Learn to love the Tortoise Beetle


This is an image of a Tortoise Beetle. If you grow ipomea then you have seen these. That would include morning glory and all forms of sweet potato vine, ornamental or not.

I must admit that I have horrified some people with my exuberant enthusiasm for this …pest. How could I have any kind thoughts for something that puts wholes in the leaves of ours and your ipomea? Well my reasoning is partly along the lines of "if you can't beat em". The fact of the matter is I have never seen plants in landscape circumstances that have not had some holes in the leaves caused by Tortoise Beetles.  Secondly I have also never seen enough damage caused by these creatures to effect the growth of the plant.

Now even the most die hard skeptic must admit that this is one of the most handsome bugs they have seen in the garden. They are a brilliant golden colour with some variations having some spots about the size of a lady beetle.  For me they are the perfect example of how you can learn to appreciate all elements of your garden and in the process allow a balance without the battle.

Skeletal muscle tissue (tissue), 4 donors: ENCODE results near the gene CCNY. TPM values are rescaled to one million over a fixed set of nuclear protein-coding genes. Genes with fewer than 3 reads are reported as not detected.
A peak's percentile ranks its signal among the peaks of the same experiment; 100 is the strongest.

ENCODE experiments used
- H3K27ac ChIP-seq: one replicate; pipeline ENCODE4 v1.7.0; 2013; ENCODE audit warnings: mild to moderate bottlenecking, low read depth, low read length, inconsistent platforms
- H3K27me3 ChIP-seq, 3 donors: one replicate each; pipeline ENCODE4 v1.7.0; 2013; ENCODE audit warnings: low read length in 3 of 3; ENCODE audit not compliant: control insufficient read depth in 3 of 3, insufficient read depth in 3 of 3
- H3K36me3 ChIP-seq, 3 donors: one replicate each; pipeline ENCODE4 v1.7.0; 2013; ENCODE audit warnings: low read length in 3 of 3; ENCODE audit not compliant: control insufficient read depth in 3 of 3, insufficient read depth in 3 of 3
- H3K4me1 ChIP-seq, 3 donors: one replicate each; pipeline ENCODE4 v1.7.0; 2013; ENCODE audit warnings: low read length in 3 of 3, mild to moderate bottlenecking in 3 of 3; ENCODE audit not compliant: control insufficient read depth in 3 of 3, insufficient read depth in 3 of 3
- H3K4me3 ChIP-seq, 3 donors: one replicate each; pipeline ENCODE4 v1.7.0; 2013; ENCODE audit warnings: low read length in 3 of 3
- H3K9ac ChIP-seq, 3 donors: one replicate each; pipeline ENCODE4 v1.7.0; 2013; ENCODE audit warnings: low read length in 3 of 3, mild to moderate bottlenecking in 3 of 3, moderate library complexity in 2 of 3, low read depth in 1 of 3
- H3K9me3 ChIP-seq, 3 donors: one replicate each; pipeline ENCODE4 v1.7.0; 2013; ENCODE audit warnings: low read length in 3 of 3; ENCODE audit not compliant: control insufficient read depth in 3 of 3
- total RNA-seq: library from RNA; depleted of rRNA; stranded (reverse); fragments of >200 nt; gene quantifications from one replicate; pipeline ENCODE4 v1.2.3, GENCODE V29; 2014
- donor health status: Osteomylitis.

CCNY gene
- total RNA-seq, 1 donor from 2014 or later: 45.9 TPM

But I have not finished with my story and enthusiasm for the Tortoise Beetle. The larval stage of the beetle (likely responsible for the bulk of the damage) is not without its charms. The larva has a defence mechanism that makes it one of the coolest show and tell creatures in your garden. It has a tail about the length of it s body that it folds back along the top of its body. On its tail it deposits…its poop.  It ends up with this poop encrusted tail curled over its back. As if that was not enough to discourage predators it will flick its tail in the face of any threats.

So now the next time you are having a backyard barbecue and your guests are admiring your beautiful gardens you can show them both the most beautiful and coolest thing in your gardens …just don't let them get too close with their drinks!

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